My father and mother are playing a board game (My mom is cross-legged and in a dress. Scandal!) and Katie and I are playing cards on our living room floor.

It's fun to play at or house but, we never have time! You know, mom gos to work dad to School we go to School and the little ones go to the baby sittirs.

1. I have to say, for someone who clearly didn't understand the concept that CRAYONS CAN'T BE ERASED JUST BECAUSE YOU MADE YOUR OWN HEAD ENORMOUS, it was a good effort for the commas on this page. I mean, 1 out of 2 ain't bad.
2. I 100% blame my father for the fact that I referred to someone 3 years younger than me as "the little ones."
3. That blue couch, man. I remember the day we got that couch. And I have to say--my rendition of it? Spot on. Spot. On. The thing is, though, that nothing else in that house even exists. We had no family portrait in which Hannah is falling into a small pit (I WISH) and we had no small windows with red curtains. So I ask you, tiny Emily: why the random attention to detail? Hmm?
4. Note that Hannah and John are no where to be found. That's because this picture embodies a happy place full of happy people, playing games and laughing into all hours of the night, as all the useless family members sleep.
5. I like that spelling and grammar were still just a shot in the dark at this point. I imagine myself like Pollock, just filling in blank space with splotches, hoping to appease the masses. "Capitalize here, lower case here...let's add some punctuation over here...that'll do, pig. That'll do."

This is a white stretch limo with a red top pulling up to the red carpet, where throngs of smiling photographers await my appearance.

When I get older I hope too be the prasadint!

1. GOD I hope that's how Bush spells "president."
2. Okay clearly I never wanted to be president. Honestly, I think I saw someone else write that and just wrote it, too. At this point, I had no idea that I wanted to be a Muppeteer. I really just wanted to be important and famous. And who doesn't want that, ever? Can you blame me?
3. Also, can you blame me for being an annoying show-off who knows what the Big Dipper looks like?

Like me? "Like" me! --On Facebook, that is! (wakka wakka)
And don't be afraid to share or comment. That's what blogs are for.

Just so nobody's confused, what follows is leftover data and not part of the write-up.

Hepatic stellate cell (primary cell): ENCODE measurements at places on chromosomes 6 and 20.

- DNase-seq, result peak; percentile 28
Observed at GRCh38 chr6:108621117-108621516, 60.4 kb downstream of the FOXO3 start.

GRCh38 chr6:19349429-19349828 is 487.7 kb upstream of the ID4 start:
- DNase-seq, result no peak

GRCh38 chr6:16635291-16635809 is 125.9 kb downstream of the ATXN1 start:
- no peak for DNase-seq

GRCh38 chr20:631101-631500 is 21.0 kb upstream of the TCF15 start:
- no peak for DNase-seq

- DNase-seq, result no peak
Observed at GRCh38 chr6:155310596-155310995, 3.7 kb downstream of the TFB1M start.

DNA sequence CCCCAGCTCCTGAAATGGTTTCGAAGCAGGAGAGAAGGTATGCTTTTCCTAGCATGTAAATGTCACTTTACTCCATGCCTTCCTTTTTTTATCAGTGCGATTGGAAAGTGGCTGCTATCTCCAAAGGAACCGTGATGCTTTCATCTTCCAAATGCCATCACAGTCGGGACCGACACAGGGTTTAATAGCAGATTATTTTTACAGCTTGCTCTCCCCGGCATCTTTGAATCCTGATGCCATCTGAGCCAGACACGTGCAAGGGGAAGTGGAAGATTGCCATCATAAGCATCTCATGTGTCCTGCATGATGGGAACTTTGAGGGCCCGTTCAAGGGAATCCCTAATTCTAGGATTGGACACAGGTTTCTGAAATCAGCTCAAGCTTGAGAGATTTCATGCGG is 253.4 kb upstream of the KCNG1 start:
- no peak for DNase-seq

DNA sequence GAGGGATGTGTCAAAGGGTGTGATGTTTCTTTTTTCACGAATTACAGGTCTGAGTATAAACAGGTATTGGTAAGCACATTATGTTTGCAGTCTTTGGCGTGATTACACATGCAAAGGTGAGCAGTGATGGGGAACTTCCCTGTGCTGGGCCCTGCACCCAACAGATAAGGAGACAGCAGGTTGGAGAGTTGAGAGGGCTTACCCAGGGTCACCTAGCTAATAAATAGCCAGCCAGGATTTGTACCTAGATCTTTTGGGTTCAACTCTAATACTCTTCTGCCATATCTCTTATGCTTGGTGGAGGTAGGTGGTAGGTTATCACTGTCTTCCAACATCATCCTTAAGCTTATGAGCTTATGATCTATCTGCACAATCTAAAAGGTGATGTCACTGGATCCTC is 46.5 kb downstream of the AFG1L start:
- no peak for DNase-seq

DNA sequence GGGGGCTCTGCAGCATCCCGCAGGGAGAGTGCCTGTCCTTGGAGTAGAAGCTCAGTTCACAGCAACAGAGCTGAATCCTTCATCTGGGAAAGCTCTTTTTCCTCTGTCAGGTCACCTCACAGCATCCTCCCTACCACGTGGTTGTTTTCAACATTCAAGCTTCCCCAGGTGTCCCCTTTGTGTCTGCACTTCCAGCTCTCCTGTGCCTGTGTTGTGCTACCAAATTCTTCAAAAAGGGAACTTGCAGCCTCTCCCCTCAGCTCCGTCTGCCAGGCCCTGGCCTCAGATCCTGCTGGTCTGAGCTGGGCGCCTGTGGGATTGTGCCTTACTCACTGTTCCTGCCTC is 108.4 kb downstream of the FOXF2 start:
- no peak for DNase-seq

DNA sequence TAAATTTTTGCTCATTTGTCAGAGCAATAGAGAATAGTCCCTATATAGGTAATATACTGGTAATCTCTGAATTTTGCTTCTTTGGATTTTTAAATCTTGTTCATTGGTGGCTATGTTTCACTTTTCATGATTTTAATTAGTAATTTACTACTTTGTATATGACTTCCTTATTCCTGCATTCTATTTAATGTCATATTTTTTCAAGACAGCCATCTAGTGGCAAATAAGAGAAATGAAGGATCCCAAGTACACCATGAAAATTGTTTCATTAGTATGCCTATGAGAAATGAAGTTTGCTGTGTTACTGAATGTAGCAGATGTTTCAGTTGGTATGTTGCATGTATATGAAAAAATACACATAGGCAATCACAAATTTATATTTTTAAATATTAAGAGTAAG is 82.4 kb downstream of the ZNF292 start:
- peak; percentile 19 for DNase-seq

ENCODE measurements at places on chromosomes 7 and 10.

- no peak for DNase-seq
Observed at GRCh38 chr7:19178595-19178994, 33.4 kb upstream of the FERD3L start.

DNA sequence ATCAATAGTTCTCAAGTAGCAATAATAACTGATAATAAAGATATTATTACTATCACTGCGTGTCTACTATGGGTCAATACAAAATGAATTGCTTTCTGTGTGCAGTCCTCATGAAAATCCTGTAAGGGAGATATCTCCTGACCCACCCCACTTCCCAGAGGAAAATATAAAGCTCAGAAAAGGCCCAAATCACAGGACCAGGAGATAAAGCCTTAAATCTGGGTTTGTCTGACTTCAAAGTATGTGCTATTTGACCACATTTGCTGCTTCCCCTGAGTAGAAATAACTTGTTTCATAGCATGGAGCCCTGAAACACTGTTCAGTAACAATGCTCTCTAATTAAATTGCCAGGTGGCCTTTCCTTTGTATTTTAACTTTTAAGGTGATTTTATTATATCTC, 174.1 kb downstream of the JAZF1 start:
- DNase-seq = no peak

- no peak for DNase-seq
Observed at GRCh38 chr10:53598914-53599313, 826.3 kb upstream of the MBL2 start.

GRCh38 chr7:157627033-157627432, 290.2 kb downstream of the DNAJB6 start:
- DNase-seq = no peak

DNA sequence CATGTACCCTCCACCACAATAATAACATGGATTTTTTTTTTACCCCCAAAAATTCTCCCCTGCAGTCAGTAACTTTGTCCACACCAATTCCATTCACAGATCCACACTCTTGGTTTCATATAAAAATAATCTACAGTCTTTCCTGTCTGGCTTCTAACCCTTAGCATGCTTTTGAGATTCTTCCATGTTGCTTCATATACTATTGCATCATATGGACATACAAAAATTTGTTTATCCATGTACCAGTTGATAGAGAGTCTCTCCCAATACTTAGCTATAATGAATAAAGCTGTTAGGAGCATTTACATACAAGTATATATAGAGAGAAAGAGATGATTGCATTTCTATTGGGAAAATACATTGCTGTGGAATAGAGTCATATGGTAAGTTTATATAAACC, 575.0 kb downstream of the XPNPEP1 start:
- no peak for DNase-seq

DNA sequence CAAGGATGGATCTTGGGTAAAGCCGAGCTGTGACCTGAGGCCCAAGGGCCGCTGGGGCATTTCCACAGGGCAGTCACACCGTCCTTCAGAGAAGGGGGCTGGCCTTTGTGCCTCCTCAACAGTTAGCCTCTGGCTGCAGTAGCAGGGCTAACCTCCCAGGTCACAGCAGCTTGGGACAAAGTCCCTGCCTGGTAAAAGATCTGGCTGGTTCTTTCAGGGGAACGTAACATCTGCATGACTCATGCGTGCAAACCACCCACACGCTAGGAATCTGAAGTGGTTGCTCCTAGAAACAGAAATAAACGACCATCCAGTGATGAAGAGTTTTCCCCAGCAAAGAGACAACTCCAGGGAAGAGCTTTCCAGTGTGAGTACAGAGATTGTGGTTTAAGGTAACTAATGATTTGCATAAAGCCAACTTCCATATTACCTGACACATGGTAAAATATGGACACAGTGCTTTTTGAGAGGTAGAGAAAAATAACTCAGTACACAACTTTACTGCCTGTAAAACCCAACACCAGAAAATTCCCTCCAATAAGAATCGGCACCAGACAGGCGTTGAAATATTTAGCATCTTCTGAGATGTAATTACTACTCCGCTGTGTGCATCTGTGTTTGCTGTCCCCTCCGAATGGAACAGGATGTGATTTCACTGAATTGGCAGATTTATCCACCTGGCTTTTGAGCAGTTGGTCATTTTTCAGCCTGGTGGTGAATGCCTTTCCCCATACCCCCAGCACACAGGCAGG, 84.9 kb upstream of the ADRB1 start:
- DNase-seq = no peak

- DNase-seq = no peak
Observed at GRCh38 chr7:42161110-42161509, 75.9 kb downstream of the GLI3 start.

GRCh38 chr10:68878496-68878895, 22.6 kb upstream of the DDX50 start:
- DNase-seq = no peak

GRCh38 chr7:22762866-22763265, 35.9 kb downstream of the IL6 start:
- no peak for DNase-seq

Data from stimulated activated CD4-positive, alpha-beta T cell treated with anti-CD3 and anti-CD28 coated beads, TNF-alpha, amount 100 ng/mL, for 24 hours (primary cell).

Monday, September 27, 2010

The Worst Oktoberfest Ever

Once upon a time, there was a girl named Emily. Emily enjoyed going to dingy bars filled with dingy people. The music was fist-pumping, the drinks were blue, and her signature dance move was an intermittent "sexy" hair flip. She yelled out Chappelle Show quotes to people across the street before ducking into Bamba's and requesting extra salsa for her steak burrito.

And then that little girl turned 22. And none of those things were appealing anymore. Emily started requesting no-cover bars only, and scoffed at the girls who wore tube tops in January.

Now I tell you this, not to warn of the woes of growing up. Nor to emphasize what a terrible person I once was (because I wasn't), but to set you up for my personal mindset while going to Lakeview for Oktoberfest.

See, I've never been to an Oktoberfest. I can't think of a good reason why, except maybe the fact that every year I forget that Oktoberfest is, in fact, in September and not October (and COME ON, Shelly.) But not this year! This year I finally remembered! I even spent entire minutes on the interwebs searching for an Oktoberfest, put it on the calendar, and, barring other mildly entertaining substitutions, determined that I would go.

On the el, Joe and I speculated what Oktoberfest would be like. A street full of polka music, leiderhosen, tall beers in glass boots, veiners, warm pretzels...basically, the extent of my knowledge of German heritage. Now according to Sara, that is what Lincoln Square Fest is. Sadly, we learned that tidbit after the fact.

SUSPICIOUS FACT #!: When we got there, we realized that the fest isn't in the street. It's in and around a church. Okayyyyy...

SUSPICIOUS FACT #2: The $5 donation fee was strictly enforced and no where was it posted or stated that it was, in fact, a donation.

SUSPICIOUS FACT #3: Upon entrance of the fest was a large table set up with girls handing out Bud Lights. Joe and I questioned aloud, "Who goes to Oktoberfest and gets Bud Light?"

SUSPICIOUS FACT #4: Once past the beer and into the mass of backwards hats and black North Face jackets, we were no longer able to hear ourselves above the band playing under a massive tent packed with people. "WHAT SONG IS THAT?" I yelled into Joe's ear. It took him a few minutes, but eventually he turned back to me. "SAVE A HORSE, RIDE A COWBOY," he responded.

Now here--right here--is where we should have turned around and gone home. But we'd gotten all the way there. And we had been assuming a level of debauchery. I mean, it's Oktoberfest. So we pressed on, determined to at least find a pretzel.